Is Your Organization Ready for CRM?

The title of this post poses an interesting question as some organizations may think they are ready to add a CRM system, but they may not be at the stage in their development to handle the demands of a CRM system.  The purpose of this post is to discuss some of the issues an organization may face and help you check your organization's “CRM Readiness” before starting a major CRM implementation.

Organizational Development usually includes three components, which I will outline here:


People:  The key to any organization’s success is the people.  If you don’t have individuals within your organization that understand the base business, you will probably not be successful.  People are aligned across many functional areas, typically including sales, marketing, information technology (IT), logistics, and human resources (HR), to name a few.  Most of you are probably familiar with many or all of these areas, along with the general business responsibilities each has in a company.  An organization of 5-20 people may only have two or three organizational groups whereas an organization of 5,000 – 20,000 may have hundreds of groups, with many layers of complexity.  Relating to our CRM Readiness discussion, it is important to understand the people who will ultimately be using the system.   

Some key questions to consider when assessing the People portion of an organization’s CRM Readiness are:

  • Who will use the system after it is put in place?
  • Who will maintain the system after Go-Live?
  • Do we have people in key areas of our organization that are capable of handling the changes associated with a major system implementation?
  • Who will be affected by the implementation of a CRM system? 
  • Is it possible that some people’s jobs will be eliminated?

Processes:  Once the organization is confident in its people, the next level of an organization’s CRM readiness revolves around Business Processes.  Business Processes can range in complexity from creating Orders to creating an ERP / Order Management and Logistics Optimization engine.

Sometimes, the level of complexity isn’t the underlying goal, but rather efficiency and effectiveness.  Most business processes are evaluated on a quantifiable basis, such as “Total Sales for the Month”, “Hours Per Widget” or maybe “Profit Per Unit”.  The metrics enable organizations to evaluate the processes and define them as successful or unsuccessful. 

Now, how do you determine whether or not your organization's business processes are ready for CRM?  To answer this question, consider a few main areas:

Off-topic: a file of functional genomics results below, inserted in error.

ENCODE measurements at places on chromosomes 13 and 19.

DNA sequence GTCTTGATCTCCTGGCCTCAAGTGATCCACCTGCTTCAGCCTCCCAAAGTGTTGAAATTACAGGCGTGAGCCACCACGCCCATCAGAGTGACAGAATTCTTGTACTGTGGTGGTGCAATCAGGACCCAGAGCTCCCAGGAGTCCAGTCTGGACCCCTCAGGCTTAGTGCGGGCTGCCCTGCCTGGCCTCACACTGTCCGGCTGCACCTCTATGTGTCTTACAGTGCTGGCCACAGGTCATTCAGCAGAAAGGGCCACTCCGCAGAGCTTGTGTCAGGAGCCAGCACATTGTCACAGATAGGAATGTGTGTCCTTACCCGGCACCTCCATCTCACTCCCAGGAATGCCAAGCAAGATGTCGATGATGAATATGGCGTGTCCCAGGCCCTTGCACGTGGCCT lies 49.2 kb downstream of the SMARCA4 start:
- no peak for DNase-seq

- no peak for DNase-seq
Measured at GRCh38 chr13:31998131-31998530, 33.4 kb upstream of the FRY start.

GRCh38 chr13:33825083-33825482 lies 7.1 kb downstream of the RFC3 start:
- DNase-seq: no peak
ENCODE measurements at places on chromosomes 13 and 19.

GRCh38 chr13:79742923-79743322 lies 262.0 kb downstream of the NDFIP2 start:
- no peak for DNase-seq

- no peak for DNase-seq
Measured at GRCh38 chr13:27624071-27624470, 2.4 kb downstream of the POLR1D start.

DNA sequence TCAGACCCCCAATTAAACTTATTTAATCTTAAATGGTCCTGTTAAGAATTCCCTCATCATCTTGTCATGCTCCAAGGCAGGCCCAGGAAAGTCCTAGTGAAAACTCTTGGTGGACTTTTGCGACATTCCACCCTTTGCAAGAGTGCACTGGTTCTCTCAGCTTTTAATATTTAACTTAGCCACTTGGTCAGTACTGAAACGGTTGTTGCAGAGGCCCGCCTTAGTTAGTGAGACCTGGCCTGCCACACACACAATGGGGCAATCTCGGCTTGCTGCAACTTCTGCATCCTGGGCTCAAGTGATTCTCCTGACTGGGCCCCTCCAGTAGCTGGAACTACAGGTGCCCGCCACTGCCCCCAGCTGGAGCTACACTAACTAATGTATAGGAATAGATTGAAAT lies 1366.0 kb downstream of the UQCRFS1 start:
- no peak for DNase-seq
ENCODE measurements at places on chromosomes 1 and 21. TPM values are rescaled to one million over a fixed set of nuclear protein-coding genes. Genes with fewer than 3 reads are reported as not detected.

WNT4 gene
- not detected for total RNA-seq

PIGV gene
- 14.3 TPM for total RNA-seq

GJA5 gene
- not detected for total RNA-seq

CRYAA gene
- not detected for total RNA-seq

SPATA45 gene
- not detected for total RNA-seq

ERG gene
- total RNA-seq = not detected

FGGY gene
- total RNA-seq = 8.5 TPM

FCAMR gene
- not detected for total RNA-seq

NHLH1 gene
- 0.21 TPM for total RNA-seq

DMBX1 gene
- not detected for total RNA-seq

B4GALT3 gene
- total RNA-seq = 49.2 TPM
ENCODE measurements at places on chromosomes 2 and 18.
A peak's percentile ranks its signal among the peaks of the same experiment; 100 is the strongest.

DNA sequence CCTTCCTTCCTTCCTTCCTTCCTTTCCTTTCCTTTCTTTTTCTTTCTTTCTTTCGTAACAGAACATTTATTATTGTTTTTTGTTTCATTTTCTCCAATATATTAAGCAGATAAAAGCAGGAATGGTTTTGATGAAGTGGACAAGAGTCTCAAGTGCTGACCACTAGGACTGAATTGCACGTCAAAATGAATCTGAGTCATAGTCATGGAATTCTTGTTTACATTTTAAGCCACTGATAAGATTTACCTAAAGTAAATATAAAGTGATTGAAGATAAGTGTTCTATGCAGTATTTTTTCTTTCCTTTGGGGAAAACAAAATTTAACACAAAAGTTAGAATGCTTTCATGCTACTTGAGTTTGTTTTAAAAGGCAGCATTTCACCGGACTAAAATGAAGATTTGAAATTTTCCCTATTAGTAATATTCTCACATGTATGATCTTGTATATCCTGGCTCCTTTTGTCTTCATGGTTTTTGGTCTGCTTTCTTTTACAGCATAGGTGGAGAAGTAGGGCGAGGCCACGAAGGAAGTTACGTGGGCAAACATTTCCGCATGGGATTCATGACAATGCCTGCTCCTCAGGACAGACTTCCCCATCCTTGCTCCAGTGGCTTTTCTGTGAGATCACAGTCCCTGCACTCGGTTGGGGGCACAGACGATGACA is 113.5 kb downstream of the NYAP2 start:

• Who are the owners of the business process?
  • What defines success for the process?
  • Are there any steps in the process that are bottlenecks?
  • What processes will change or “go away” after the system goes live?

Technology:  The final component to address in CRM Readiness is Technology.  Don’t get confused with the presence of technology versus the organization’s ability to use the technology.  It is not uncommon to come across companies that have very old applications, legacy programs, databases and systems.  In 2007, I was working on a Data Integration project where the company was still using data from tables in an IBM Mainframe that had been installed in 1979.  In this case, before implementing a CRM solution, consulting with the organization on their current Data Governance Strategy became priority number one.  Taking a top-down view of the company to assess Organizational Readiness for technology is very important.  Metaphorically, it’s the same as building a house on sand – not a very good idea – and this is why the foundation is so important.

When assessing technology readiness, questions to consider include:

  • Is there a good granular and documented understanding of all of the data in the organization across all systems?
  • How will the technology “help” the company become more efficient?  How will the company measure this efficiency gain?
  • How will the incorporation of a new application/system change the existing business processes in the organization?

This blog post is not meant to be a comprehensive “Check Point” for evaluating a company for Organizational Readiness for CRM.  Rather; however, I wanted to provide some examples of areas to check.  In many cases, it is worth taking the proverbial “1 Step Backwards and then 2 Steps Forward” for projects.  If you find yourself questioning the People, Processes or Technology capabilities of the organization that is considering CRM, take a few weeks (or months) to address your concerns with the management of the company.  This approach will save you from realizing “this company is not ready” eight weeks into a CRM implementation, which can be very costly, from many perspectives.

Good luck in your CRM implementations in 2011.